For Vehicle Safety, the Future is Now

Every day in the United States, more than 100 people die because of a car crash. Some are teenagers, like the daughter of writer Michael Lewis and Tabitha Soren, and her boyfriend, who died in a wrong-way crash. Some are well known, like Kevin Clark, who played the drummer in “School of Rock,” who was hit and killed by a driver while biking. Others are not household names, like Janell Katesigwa, who was killed by a drunk driver in Albuquerque, New Mexico, and left behind four children.

Something else happens every day, too: a lack of congressional urgency to require available technology to prevent the next tragedy.

Sadly, what is stopping advanced technology from preventing these deaths is business as usual in Washington, which means a lot of talk about saving lives, but little action.

Existing advanced vehicle safety technology, such as driver monitoring systems, automatic emergency braking and lane-departure warnings, can dramatically reduce crashes like the three described above — and the thousands of others that are a result of drunk, drugged, drowsy and distracted driving.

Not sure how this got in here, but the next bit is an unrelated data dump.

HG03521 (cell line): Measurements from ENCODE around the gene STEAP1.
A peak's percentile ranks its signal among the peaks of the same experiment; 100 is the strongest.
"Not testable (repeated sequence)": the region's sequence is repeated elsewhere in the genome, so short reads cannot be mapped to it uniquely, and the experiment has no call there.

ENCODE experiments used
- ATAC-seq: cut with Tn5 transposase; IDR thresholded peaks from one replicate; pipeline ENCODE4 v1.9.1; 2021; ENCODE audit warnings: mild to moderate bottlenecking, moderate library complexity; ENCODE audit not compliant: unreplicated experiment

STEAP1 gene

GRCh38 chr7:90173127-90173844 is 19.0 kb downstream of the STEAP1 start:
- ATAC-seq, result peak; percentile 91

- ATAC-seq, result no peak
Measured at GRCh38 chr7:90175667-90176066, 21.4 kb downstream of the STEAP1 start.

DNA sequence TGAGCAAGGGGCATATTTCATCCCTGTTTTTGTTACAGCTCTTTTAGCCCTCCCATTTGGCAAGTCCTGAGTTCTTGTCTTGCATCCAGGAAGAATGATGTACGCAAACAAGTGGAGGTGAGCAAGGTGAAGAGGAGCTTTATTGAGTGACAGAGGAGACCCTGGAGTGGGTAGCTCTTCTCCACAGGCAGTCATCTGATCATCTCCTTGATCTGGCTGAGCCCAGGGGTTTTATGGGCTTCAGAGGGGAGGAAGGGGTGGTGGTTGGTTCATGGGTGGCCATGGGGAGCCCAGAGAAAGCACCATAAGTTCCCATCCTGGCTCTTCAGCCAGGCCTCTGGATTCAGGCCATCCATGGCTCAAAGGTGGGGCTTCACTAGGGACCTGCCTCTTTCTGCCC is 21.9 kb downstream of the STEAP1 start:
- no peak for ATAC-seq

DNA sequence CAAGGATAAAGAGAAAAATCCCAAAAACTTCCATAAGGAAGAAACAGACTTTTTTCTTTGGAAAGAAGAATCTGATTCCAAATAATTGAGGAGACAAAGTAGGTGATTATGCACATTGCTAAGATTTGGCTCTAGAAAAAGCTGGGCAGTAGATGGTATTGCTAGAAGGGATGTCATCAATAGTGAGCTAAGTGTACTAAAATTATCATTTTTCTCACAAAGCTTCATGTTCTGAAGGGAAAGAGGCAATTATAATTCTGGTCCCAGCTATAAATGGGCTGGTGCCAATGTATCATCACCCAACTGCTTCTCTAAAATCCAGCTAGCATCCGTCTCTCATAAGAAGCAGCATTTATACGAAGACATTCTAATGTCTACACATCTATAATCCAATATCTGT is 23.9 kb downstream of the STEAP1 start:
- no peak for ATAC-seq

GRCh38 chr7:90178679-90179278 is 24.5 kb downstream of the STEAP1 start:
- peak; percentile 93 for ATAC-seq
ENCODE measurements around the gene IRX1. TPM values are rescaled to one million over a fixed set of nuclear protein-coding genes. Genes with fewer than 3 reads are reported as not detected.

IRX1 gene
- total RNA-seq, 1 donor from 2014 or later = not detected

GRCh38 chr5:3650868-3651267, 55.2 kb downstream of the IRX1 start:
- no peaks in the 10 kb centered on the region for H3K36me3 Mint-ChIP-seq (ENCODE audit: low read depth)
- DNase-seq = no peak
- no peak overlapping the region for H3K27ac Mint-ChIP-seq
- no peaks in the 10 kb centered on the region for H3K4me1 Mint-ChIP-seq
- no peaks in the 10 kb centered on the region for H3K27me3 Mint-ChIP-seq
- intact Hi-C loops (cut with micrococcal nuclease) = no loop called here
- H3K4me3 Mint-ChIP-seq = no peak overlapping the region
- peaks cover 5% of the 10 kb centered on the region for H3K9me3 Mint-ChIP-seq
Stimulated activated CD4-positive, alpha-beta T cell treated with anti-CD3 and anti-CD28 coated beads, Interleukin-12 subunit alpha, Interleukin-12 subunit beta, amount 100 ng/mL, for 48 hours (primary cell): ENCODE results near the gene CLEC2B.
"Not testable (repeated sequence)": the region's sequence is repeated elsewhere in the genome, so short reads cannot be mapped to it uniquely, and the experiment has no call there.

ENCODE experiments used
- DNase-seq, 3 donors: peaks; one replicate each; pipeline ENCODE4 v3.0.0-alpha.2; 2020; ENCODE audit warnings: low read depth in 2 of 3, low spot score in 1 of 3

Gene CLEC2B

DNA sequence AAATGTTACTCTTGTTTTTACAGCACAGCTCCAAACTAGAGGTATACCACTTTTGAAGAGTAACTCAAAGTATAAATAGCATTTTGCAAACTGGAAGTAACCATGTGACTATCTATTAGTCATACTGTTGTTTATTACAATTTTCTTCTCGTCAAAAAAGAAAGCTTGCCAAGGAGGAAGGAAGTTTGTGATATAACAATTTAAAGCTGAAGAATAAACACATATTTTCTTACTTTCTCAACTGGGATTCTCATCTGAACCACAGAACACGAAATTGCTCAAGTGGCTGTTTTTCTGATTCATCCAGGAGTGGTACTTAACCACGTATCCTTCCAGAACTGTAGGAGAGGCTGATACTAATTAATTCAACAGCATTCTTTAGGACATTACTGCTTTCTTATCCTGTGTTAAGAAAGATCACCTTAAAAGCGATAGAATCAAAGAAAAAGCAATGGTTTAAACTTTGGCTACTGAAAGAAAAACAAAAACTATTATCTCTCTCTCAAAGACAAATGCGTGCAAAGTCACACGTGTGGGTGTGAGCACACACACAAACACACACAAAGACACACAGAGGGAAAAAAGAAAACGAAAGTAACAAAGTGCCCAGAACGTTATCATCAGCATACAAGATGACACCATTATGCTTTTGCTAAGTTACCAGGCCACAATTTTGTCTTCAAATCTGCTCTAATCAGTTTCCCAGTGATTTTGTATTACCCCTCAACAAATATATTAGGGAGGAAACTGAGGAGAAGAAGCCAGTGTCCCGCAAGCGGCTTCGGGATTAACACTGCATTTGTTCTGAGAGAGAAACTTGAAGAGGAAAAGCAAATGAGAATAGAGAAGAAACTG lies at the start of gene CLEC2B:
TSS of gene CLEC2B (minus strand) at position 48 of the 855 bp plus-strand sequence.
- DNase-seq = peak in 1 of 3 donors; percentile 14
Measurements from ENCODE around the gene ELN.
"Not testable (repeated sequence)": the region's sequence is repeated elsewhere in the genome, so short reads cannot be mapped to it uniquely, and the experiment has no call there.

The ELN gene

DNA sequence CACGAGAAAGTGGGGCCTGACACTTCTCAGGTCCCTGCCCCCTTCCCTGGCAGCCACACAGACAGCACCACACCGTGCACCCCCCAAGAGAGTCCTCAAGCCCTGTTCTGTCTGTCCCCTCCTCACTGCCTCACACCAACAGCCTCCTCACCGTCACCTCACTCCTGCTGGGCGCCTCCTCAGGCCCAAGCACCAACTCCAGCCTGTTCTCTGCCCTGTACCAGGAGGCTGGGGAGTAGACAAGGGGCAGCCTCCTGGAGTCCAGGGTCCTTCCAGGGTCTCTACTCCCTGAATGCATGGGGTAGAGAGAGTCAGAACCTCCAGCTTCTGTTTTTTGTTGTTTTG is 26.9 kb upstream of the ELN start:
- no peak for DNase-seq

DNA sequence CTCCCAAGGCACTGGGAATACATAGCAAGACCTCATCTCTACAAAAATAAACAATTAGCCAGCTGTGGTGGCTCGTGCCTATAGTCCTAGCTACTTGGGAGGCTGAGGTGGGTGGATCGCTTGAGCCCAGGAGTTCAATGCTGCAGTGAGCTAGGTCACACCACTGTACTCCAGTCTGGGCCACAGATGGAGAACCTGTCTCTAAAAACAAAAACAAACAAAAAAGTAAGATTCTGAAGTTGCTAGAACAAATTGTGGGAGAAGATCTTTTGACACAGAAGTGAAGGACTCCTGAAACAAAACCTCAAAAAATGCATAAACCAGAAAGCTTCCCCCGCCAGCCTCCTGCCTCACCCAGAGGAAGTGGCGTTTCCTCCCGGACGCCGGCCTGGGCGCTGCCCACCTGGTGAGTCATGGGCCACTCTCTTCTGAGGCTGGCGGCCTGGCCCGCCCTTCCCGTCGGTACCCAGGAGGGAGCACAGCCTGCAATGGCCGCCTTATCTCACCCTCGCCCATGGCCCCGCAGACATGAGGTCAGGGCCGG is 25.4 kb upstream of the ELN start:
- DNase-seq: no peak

But only if the technology becomes standard equipment in new vehicles. When technology — underwritten by standards, bolstered by oversight and backstopped by accountability — can annually spare tens of thousands of families from tragedy, our federal government must act.

Over the coming weeks and months, Congress will debate the future of motor vehicles in the United States. The debate will be focused on renewing the Surface Transportation Reauthorization Act, which is also referred to as the “highway bill.”

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